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Many people believe vitamin C can cure the flu and echinacea can prevent colds. But is there scientific evidence to back this up?
"Research has found no evidence that vitamin C prevents colds," says Dr Hasmukh Joshi, vice-chair of the Royal College of General Practitioners.
In 2013, an updated review of studies into vitamin C and the common cold concluded that "regular ingestion of vitamin C had no effect on common cold incidence in the ordinary population".
The review results suggested that vitamin C might help prevent colds in people exposed to short periods of intense physical activity, such as marathon runners or skiers, but not in the general population.
A daily dose of vitamin C did slightly reduce the length and severity of colds in the ordinary population.
When it comes to flu, one person in three believes that taking vitamin C can cure the flu virus. It can’t.
"Studies found that vitamin C offers a very, very limited benefit," says Dr Joshi. "I wouldn't recommend it."
The root, seeds and other parts of echinacea plants are used in herbal remedies that many people believe protect them against colds. There have been several studies into echinacea’s effect, but no firm conclusions.
A 2013 update of a review of trials on echinacea and the common cold found that echinacea products were not shown to provide benefit in treating colds overall, but that it was possible there is a weak benefit from some echinacea products.
The review found that trials looking at whether echinacea prevents colds showed positive, but non-significant, results.
The studies reviewed had varying results and used different preparations of echinacea. It’s not known how these compare with the echinacea in shops.
"There is a belief that echinacea aids the immune system, but a survey of studies in 2005 showed that it did not," says Dr Joshi. "I wouldn't recommend that it helps, but if people believe it, they can take it."
Echinacea should not be given to children under 12 years old.
Find out more about a study of echinacea published in 2012 at Echinacea cold study claims analysed.
There is some evidence that taking zinc (in lozenges, tablets or syrup) may reduce how long a cold lasts.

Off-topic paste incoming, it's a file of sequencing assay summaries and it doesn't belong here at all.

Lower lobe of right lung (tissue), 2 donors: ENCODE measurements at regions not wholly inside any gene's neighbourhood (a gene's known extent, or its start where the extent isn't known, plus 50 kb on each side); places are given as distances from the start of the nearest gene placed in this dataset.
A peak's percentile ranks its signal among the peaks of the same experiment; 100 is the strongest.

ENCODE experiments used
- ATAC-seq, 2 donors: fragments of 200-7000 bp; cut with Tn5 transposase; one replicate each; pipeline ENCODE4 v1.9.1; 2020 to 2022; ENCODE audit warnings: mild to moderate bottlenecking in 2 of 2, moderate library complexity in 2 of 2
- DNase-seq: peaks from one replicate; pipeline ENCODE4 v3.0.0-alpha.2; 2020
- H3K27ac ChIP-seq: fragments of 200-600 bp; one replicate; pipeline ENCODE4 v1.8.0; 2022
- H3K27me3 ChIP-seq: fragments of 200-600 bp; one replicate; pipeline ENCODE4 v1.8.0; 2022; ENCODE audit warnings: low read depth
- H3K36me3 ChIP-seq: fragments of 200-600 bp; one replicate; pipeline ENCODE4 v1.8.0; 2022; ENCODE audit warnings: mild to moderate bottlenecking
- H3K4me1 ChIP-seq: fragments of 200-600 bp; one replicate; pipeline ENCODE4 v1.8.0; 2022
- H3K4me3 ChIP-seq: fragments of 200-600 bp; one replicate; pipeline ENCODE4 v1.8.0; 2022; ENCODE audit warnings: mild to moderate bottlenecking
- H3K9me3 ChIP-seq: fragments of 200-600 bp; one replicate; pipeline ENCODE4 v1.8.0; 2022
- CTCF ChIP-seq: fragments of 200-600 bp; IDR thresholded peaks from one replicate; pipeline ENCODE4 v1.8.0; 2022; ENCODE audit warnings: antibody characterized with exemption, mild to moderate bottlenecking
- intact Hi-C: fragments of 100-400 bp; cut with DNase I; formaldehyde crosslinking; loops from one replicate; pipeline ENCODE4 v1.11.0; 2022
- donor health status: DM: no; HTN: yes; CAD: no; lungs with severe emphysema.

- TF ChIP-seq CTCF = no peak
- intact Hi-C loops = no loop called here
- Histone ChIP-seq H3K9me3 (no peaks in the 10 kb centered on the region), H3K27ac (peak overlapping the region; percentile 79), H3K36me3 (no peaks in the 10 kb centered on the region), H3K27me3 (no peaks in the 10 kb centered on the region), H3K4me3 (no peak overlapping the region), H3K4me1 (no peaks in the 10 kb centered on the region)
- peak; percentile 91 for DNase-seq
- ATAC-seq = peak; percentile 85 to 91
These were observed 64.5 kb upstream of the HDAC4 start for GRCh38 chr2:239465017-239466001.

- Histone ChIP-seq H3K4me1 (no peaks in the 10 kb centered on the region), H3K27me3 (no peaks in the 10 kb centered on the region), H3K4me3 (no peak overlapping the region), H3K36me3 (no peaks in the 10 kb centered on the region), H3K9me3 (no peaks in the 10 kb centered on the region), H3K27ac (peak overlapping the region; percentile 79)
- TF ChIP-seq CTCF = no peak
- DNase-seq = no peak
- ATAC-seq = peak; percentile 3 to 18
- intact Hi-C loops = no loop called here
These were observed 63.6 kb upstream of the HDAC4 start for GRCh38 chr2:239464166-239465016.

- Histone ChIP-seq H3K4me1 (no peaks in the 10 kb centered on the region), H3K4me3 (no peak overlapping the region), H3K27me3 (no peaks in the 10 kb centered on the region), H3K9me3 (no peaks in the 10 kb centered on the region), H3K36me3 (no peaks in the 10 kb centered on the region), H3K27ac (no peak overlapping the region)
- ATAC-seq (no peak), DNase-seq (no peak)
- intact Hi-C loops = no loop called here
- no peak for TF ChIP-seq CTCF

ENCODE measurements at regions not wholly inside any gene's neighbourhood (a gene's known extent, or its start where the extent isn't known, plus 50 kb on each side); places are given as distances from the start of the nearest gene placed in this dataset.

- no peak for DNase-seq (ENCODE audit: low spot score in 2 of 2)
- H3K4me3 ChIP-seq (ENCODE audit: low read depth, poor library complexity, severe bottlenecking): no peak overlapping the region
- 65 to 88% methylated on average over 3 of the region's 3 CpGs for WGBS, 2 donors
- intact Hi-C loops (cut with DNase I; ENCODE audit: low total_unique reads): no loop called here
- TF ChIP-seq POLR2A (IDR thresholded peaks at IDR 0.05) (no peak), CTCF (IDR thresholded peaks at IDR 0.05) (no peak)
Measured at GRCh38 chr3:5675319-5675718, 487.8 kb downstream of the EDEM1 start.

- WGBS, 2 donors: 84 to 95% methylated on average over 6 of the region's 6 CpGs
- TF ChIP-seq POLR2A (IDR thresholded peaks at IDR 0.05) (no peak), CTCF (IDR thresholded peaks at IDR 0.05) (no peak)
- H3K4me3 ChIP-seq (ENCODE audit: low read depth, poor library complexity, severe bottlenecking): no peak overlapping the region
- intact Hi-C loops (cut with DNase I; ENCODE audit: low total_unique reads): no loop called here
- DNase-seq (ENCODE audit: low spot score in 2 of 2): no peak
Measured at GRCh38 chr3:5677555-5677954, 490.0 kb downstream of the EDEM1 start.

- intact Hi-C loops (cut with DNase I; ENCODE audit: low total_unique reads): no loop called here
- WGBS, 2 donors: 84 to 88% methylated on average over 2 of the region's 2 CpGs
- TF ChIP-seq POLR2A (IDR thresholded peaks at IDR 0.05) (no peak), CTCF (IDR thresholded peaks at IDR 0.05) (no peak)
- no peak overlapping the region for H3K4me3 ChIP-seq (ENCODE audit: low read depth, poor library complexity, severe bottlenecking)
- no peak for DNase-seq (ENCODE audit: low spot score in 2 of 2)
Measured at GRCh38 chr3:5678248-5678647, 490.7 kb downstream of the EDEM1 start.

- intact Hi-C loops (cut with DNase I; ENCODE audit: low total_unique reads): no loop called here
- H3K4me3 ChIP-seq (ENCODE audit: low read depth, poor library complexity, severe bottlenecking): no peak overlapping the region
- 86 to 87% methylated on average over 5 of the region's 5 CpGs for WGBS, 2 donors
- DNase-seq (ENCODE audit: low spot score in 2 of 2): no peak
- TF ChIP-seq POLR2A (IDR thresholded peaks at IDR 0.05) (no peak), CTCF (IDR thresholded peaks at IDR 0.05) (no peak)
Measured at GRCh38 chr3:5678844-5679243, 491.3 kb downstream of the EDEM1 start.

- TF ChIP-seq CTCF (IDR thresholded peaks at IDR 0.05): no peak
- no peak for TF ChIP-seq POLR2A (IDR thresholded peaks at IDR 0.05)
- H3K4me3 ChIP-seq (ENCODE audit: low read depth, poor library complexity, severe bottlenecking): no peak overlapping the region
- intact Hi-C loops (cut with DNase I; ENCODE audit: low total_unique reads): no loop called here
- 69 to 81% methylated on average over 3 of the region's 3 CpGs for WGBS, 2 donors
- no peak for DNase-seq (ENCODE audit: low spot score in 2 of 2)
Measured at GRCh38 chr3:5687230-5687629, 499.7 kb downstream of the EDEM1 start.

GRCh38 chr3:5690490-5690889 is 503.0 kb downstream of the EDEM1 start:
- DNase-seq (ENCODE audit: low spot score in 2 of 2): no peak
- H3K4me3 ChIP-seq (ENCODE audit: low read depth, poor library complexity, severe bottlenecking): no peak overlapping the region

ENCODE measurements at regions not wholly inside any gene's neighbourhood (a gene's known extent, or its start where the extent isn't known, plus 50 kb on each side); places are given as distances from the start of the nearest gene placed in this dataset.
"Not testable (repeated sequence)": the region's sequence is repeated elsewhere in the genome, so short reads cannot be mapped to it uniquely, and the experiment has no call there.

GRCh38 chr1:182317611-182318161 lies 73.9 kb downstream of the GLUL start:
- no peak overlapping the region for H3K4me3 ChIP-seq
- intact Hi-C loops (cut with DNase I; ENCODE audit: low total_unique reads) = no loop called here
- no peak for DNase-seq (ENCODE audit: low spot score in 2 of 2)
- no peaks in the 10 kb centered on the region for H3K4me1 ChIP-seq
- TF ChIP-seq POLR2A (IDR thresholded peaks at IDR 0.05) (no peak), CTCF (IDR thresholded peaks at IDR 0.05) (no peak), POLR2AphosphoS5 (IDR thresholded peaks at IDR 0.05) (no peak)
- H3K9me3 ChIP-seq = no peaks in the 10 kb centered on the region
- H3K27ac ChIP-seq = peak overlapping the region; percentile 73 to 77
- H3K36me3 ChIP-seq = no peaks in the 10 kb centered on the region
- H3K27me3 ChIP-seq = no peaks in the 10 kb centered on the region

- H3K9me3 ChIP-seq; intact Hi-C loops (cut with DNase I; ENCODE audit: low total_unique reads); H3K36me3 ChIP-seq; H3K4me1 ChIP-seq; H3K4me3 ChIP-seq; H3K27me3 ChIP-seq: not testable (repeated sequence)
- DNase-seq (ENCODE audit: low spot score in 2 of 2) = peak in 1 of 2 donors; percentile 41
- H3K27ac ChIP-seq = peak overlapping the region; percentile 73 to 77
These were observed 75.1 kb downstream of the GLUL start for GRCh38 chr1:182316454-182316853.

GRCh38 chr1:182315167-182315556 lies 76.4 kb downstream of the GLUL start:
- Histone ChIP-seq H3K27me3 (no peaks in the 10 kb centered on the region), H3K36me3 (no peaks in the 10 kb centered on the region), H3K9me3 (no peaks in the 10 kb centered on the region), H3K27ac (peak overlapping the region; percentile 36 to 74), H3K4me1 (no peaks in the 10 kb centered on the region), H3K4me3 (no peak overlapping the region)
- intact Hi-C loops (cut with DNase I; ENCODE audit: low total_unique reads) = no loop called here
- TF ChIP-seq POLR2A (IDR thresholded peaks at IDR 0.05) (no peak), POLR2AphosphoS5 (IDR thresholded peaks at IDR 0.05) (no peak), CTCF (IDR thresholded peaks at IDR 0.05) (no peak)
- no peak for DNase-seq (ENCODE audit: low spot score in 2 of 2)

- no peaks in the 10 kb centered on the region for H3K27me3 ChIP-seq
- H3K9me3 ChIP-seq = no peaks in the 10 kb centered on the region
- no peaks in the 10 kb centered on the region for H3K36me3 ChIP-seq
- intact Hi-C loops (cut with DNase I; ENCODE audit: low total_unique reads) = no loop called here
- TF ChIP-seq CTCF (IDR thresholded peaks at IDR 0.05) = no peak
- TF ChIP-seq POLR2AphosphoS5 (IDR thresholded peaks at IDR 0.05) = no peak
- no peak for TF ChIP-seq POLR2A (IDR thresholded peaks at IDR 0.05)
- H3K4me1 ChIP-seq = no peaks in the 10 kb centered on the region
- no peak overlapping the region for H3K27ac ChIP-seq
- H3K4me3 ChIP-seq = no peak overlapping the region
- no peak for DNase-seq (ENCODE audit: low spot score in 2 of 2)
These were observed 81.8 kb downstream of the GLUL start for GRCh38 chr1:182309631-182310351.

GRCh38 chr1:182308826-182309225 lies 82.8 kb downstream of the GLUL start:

A 2013 update of a Cochrane review of studies into zinc and the common cold suggests that taking zinc supplements within 24 hours of the symptoms starting will speed up recovery from a cold and lessen the severity of symptoms in healthy people.
Long-term use of zinc isn't recommended as it could cause side effects such as nausea and a bad taste in the mouth. More research is required to find out the recommended dose.
There has also been research into nasal sprays containing zinc. "Some people believe that the zinc lines the mucosa (the lining of the nose) and stops a cold virus attaching itself to the nose lining," says Dr Joshi. "Unfortunately, this has been found to be no more effective than a placebo."
The only thing that can cause a cold or flu is a cold or flu virus. Getting cold or wet won’t give you a cold. However, if you are already carrying the virus in your nose, it might allow symptoms to develop.
A study at the Common Cold Centre in Cardiff found that people who chilled their feet in cold water for 20 minutes were twice as likely to develop a cold as those who didn't chill their feet.
The authors suggest that this is because some people carry cold viruses without having symptoms. Getting chilled causes blood vessels in the nose to constrict, affecting the defences in the nose and making it easier for the virus to replicate.
"Getting a cold from going out in the cold or after washing your hair is a myth," says Dr Joshi. "Colds are common. If the virus is already there and then you go out with wet hair and develop symptoms, it's common to think that is what caused it."
The flu vaccine can prevent you from catching flu. Apart from that, the best way to protect yourself from colds and flu is to have a healthy lifestyle.
"Eat a healthy diet, take regular exercise and drink plenty of warm drinks in the winter months," says Dr Joshi. "The important thing to remember is that most people are going to catch a cold in winter anyway, because there is no effective cure for cold viruses."
Cold and flu viruses can be passed through tiny droplets of mucus that are sneezed or coughed out into the air by an infected person, and breathed in by another person.
If an infected person sneezes into their hand, and then touches an object (such as a doorknob, or railing on a train) the virus can pass from the object to the next person who touches it.
By washing your hands, you will be getting rid of any viruses you've picked up on them.
Cold and flu viruses can enter your body through the eyes and nose. If you have any infected droplets on your hands, and you touch your eyes or nose, you can pass the virus into your system.
By not touching your nose and eyes, you'll reduce your chances of catching a virus.
Important: Our website provides useful information but is not a substitute for medical advice. You should always seek the advice of your doctor when making decisions about your health.